GREP is integrated into two completely separate features in InDesign CS4. Let's take a quick look at the two places where you will work with GREP within the application. Since InDesign CS3, GREP has been part of Find/Change, which is available from the Edit menu>Find/Change or by using a keyboard shortcut, Command+F on a Mac or Ctrl+F on Windows. The Find/Change dialog has a Text tab and a GREP tab, as well as a Glyph and Object tab. And on first glance the Text tab and the GREP tab are not terribly different from one another, until you look at a few specific details.
In the Text tab, there is a Case Sensitive button and a Whole Word button. In the GREP tab, those options are not available because all GREP searches are case-sensitive by nature and there are different ways, in GREP, to describe a whole word. Also, in the Text Find/Change tab, if you go to the Special Character's menu at the end of the Find what field, there are a limited number of options available to you. In the GREP tab, if you go to that same button, there are far more options available, and most of the GREP options begin down here after the other submenu and include Wildcards, Locations, Repeat and any number of others.
At the end of the Change to field, there are fewer options, but the key in GREP is this Found sub-menu, which we'll discuss in a later movie. If you are still only working in CS3, this is where you will work with GREP, and I should point out that in CS3 and CS4 there is virtually no difference between the GREP Find/Change features in either version of the application. So anything we discuss in this title about GREP Find/Change is going to apply even to the older version.
The other place where you'll find GREP in InDesign is only to be found in CS4, and that is GREP Styles. You can work with GREP Styles in any of the places where you typically work with text on the paragraph level. So, if you have your Text tools selected, you can access GREP Styles from the Control panel menu, at the far end of the Control panel, by choosing GREP Styles, from the Paragraph panel, going to its flyout menu and choosing GREP Styles. But the place where you really want to be working with GREP Styles is from within a Paragraph style, because it's the only place you can really preserve the work that you do and apply it to multiple paragraphs.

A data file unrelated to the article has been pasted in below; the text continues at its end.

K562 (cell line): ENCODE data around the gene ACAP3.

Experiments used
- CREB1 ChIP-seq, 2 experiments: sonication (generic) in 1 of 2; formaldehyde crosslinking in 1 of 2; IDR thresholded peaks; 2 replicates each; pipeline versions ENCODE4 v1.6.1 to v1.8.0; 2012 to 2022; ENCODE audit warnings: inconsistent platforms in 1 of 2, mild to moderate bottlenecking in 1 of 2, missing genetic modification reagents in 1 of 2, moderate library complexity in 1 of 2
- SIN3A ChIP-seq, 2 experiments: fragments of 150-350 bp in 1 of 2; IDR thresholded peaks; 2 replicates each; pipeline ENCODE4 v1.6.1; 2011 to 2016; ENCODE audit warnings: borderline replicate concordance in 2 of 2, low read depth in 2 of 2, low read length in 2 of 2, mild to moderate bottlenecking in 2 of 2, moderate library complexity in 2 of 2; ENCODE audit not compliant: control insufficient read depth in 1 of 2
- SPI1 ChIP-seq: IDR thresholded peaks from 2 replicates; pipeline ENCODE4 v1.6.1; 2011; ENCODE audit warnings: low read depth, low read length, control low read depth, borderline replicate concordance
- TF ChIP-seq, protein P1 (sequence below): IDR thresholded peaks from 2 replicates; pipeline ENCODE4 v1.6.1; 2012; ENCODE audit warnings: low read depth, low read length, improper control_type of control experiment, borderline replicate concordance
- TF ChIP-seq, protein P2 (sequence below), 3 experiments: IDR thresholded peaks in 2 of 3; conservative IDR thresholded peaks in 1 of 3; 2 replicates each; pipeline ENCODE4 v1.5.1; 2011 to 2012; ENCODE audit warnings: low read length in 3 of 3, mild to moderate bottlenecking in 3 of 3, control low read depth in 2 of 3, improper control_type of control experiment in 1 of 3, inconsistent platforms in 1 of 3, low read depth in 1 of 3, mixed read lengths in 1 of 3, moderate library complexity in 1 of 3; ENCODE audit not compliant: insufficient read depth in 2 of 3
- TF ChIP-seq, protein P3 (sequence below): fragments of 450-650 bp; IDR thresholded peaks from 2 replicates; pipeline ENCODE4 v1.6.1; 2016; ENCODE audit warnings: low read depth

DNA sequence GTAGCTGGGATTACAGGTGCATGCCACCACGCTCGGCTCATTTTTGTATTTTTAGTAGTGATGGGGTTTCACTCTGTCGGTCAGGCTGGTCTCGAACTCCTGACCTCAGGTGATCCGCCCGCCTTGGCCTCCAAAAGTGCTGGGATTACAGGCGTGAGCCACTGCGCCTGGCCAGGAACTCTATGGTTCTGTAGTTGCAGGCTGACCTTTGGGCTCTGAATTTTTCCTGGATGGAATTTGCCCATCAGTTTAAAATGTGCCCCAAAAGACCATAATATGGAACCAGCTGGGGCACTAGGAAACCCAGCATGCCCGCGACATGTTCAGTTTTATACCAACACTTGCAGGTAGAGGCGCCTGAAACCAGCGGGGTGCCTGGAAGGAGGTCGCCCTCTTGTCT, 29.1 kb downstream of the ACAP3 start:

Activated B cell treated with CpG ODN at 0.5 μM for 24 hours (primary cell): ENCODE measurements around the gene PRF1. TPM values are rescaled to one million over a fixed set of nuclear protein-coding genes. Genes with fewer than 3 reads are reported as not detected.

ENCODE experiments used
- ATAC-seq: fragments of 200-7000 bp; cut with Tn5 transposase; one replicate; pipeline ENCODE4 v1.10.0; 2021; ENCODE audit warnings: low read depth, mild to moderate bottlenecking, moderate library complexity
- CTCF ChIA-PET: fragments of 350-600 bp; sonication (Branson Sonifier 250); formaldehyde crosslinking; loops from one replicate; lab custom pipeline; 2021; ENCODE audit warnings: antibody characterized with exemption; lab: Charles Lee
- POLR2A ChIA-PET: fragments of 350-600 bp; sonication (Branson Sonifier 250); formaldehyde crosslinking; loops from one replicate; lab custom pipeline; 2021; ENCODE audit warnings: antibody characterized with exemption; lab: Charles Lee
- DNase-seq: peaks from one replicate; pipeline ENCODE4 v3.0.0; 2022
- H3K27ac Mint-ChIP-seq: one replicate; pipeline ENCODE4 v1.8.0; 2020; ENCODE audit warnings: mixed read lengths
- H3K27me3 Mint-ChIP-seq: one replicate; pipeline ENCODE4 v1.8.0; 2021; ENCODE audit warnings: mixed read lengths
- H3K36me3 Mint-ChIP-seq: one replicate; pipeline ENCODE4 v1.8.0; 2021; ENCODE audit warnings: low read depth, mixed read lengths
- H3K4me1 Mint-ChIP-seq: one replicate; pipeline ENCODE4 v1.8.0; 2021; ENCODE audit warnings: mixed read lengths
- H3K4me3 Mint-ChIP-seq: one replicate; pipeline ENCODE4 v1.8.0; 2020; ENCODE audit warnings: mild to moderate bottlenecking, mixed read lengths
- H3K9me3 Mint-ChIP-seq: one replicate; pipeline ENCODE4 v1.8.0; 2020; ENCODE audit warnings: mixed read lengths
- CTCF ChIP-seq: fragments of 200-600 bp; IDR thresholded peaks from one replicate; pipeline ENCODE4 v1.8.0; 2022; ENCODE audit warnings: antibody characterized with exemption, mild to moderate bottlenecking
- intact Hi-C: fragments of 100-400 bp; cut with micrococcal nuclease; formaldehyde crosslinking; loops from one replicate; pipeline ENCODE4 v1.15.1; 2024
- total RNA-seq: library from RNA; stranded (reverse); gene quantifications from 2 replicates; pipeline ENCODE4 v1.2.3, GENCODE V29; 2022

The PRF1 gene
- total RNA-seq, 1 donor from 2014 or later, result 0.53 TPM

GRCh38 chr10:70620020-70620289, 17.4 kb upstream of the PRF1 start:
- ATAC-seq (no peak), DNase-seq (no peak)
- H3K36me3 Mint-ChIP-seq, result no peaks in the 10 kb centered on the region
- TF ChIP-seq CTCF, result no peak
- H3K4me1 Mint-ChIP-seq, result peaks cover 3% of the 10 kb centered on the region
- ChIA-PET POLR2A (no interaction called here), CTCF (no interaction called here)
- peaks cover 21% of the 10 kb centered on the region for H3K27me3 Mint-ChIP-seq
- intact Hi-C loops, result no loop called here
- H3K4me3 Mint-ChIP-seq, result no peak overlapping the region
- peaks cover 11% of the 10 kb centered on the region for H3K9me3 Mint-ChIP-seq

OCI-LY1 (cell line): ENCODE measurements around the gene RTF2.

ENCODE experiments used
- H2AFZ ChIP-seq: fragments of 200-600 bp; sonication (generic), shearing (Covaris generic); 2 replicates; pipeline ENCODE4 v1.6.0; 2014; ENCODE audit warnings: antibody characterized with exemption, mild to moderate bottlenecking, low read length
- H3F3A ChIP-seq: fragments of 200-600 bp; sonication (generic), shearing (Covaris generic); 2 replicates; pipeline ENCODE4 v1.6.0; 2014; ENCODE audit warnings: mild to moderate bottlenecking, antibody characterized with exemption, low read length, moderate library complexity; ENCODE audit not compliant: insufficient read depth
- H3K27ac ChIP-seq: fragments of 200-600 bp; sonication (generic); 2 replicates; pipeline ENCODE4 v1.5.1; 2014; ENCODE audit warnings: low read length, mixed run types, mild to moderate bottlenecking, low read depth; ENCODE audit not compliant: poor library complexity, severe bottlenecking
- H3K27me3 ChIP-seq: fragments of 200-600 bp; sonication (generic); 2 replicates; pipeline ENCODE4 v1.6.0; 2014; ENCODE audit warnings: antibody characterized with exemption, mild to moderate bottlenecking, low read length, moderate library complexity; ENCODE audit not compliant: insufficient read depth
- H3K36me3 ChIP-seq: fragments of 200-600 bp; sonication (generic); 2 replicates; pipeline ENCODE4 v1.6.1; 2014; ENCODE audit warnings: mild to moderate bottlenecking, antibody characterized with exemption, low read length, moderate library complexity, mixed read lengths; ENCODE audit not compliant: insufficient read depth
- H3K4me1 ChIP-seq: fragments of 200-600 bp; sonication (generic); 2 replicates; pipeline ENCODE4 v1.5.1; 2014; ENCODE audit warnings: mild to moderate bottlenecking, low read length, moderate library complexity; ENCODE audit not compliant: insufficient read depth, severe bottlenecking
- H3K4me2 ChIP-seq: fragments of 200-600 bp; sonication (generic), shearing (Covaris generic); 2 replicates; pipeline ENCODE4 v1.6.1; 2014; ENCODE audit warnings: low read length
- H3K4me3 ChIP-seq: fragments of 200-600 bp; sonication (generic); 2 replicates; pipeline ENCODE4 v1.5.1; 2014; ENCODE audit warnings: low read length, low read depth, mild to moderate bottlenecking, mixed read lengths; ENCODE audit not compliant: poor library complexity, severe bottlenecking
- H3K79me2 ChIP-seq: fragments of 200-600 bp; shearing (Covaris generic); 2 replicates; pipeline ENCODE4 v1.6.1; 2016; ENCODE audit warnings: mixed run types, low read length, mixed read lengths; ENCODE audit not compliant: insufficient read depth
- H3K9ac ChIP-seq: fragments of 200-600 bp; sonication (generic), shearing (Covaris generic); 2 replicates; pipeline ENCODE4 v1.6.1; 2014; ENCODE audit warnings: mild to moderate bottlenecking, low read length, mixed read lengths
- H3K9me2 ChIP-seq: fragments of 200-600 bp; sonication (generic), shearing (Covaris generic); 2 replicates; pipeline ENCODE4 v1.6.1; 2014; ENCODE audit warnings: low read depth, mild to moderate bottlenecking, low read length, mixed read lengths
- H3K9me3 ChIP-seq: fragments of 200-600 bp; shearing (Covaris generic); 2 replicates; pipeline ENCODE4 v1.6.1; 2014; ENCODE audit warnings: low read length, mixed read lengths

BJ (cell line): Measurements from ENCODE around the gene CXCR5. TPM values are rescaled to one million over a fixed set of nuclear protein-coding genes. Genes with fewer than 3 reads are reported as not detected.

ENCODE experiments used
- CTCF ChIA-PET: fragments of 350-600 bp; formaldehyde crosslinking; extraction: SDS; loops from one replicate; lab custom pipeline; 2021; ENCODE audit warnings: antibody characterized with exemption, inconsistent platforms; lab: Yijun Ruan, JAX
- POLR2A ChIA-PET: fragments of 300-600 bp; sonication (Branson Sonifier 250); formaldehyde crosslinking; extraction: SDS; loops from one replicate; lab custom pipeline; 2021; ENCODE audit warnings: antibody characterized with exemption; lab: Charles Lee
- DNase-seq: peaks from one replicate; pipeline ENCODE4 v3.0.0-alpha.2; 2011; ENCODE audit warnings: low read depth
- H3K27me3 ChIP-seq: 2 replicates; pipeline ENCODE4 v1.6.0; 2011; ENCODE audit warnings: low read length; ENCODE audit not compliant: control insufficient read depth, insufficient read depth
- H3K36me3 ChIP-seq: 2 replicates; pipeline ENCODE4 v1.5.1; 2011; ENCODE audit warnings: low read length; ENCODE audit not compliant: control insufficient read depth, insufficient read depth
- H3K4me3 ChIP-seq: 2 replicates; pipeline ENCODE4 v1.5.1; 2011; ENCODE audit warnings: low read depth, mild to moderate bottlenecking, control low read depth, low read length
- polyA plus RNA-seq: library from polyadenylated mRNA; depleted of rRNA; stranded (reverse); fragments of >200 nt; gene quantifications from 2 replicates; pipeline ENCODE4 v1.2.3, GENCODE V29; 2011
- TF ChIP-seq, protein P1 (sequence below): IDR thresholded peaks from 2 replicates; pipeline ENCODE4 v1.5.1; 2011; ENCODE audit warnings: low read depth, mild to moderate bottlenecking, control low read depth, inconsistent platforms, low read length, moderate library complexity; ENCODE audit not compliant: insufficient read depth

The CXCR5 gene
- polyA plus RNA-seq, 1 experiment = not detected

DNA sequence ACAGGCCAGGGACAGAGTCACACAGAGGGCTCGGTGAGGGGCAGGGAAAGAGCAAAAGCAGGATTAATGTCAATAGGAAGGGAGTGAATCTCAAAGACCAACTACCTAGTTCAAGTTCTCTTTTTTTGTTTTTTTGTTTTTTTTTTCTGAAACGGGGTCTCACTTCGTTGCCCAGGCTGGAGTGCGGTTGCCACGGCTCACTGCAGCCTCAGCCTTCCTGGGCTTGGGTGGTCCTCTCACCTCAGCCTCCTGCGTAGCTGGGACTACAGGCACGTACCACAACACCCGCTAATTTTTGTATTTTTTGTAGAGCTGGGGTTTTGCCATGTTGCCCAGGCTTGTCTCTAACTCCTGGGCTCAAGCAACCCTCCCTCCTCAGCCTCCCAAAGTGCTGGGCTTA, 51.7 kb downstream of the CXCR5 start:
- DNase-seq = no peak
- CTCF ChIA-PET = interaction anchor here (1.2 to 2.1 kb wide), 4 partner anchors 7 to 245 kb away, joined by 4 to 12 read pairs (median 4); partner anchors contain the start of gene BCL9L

So if I were editing a style or creating a new paragraph style, which I'll do here very quickly, and I wanted to add a GREP Style to it, I would select GREP Style from the options on the left, and in this dialog box, in a nutshell, here, is how a GREP Style works. You create a new GREP Style. You choose, from the Apply Style menu, an existing Character Style or create a new one, and then in the to text field, you specify the GREP pattern that you want that Character Style applied to.
Now, this is the tricky part. That's entirely up to you. You have the Special Characters menu that we saw on the Find/Change dialog at the end of this field as well, so you can start to build your GREP expressions with what's available here. But in order to start actually working with GREP in InDesign, you need to know a little bit more about GREP in general, specifically, what all of those Special Characters are and how you put them together to make up regular expressions.
- Using metacharacters, the building blocks of GREP
- Describing text that may not exist with zero operators
- Applying multiple character styles to the same text with GREP styles
- Eliminating orphaned words at the ends of paragraphs
- Preserving and recalling subexpressions
- Customizing a GREP-based text cleanup script for long documents
Skill Level Intermediate
Q: In the “Dynamically fixing orphaned words with GREP” tutorial the author uses the term:
In an earlier course the author described the + (one or more) modifier as unusable in a lookbehind or lookahead i.e. (?<=.+). What's the difference here?
A: The limitation mentioned in an earlier movie referred only to positive lookbehind and negative lookbehind. I was able to use the one or more times (+) metacharacter in the positive lookahead portion of the expression because that limitation doesn't affect either positive or negative lookahead. It's only when looking backward that GREP ignores the repeat metacharacters.